Australia’s APA Group has braced investors for a hefty impairment related to troubles experienced with the commissioning of its Orbost gas plant in the state of Victoria.

APA confirmed this week that it anticipates booking a non-cash impairment of around A$249 million (US$194.1 million), pre-tax, for the first half of the Australian financial year, which ends 30 June.

ENERGY EXPLORED: SUBSCRIBE TO ACCELERATE

Gain valuable insight into the global oil and gas industry's energy transition from ACCELERATE, the free weekly newsletter from Upstream and Recharge. Sign up here today.

Commissioning woes

APA said the impairment reflects the increased capital expenditure and reassessment of the Orbost gas plant’s future cash flows following commissioning work last year.

Orbost handles production from the Cooper Energy-operated Sole gas field, however performance of the plant has been impaired by foaming in the sulphur recovery unit’s two absorbers.

This saw APA undertake works in November and December to reconfigure the absorbers to enable their operation either independently, in parallel or in series.

“The impairment charge reflects the continuation of production levels and expenditure based on the current performance of the asset since re-configuration and resumption of processing at the processing plant,” APA said.

Cooper also revealed in its financial results earlier this month the commissioning problems had weighed on its results, with costs associated with reconfiguration and commissioning of the plant contributing to a 40% decline in underlying earnings before interest, depreciation, amortisation and exploration.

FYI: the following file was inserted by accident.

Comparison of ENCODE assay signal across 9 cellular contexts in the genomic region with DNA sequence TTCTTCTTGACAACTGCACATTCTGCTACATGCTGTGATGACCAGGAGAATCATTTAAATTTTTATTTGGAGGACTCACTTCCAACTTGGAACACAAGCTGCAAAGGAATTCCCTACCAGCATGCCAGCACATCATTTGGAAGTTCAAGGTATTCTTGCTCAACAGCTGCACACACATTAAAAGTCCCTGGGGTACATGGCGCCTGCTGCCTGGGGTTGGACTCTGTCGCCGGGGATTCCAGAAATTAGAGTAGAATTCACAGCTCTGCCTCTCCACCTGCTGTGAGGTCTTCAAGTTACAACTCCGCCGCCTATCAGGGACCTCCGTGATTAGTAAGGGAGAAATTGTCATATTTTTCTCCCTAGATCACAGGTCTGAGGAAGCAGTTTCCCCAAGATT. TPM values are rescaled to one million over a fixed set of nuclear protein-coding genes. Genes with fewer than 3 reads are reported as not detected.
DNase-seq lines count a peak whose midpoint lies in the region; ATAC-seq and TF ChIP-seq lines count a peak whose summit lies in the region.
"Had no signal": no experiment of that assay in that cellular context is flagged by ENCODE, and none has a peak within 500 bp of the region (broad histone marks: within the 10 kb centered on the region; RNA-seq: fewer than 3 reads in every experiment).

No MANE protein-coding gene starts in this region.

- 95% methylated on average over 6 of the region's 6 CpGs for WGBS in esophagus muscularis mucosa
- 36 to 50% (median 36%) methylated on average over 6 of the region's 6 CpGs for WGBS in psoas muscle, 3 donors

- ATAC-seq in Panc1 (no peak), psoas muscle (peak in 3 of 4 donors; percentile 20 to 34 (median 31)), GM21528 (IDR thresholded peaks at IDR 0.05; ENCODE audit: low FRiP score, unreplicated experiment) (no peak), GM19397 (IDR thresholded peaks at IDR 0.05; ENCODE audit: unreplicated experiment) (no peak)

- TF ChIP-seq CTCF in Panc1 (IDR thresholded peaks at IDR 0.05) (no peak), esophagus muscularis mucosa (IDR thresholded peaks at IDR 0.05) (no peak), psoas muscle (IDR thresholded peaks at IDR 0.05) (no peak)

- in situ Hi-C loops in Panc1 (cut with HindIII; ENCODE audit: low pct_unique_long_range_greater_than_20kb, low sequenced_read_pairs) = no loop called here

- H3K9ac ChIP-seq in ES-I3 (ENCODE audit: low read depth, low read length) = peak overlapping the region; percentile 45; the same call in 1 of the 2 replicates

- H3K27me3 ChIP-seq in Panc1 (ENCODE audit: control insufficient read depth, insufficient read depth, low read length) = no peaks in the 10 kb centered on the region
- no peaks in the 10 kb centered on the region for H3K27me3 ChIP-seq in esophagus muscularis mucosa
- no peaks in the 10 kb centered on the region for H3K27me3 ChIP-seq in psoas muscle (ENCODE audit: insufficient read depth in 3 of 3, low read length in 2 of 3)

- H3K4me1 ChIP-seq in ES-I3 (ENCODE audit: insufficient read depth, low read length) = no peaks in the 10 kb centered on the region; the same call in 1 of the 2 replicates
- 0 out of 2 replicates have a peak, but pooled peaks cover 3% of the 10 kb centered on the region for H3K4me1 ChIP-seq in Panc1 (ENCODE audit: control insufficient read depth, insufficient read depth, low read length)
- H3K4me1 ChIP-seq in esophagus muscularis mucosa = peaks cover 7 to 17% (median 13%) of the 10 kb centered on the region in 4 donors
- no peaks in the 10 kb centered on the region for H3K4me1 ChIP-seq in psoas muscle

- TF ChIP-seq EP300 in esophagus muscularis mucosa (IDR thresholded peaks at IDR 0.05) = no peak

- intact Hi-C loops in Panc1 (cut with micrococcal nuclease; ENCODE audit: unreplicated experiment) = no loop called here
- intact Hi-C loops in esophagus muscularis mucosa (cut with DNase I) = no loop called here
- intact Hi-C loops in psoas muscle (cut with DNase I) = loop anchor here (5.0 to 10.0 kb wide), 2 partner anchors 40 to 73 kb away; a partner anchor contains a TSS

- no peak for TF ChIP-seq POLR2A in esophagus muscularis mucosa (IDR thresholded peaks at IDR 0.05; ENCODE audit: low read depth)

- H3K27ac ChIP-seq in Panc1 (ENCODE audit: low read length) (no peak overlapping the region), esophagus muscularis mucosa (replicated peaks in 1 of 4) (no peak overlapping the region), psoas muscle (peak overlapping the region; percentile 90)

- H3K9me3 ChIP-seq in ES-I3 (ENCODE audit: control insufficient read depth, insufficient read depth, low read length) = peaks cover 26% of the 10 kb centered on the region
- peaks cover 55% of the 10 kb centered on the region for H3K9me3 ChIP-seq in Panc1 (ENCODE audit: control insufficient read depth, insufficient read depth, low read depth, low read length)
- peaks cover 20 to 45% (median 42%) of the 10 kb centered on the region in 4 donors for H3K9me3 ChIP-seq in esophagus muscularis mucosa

Yet to hit production potential

APA bought the mothballed Orbost plant from Cooper after agreeing a A$20 million deal in 2017, with the former carrying out upgrades to the plant to enable the processing of up 70 terajoules of gas per day.

However, the plant is yet to achieve plateau production, with output required to hit 68 TJ per day for commissioning to be deemed complete.

“APA and Cooper Energy continue to work together to improve the plant’s operation and processing capacity, with the objective to achieve nameplate capacity of 68 TJ per day,” APA said on Thursday.

“APA and Cooper Energy have a transition agreement in place and root cause analysis is under way to address gas processing issues to support a reliable and sustainable production rate.”

The issues with the plant saw Cooper sign a transition agreement with APA in August last year to jointly complete the commissioning of the plant so Cooper could deliver on its long-term gas sales contracts from its Sole offshore project.

The agreement provides for revenue and cost sharing mechanisms during commissioning of the plant, with APA to contribute towards costs incurred by Cooper in sourcing alternative gas, if required, to meet its Sole gas sale agreements.

APA will release its half year results to the Australian Stock Exchange on 23 February.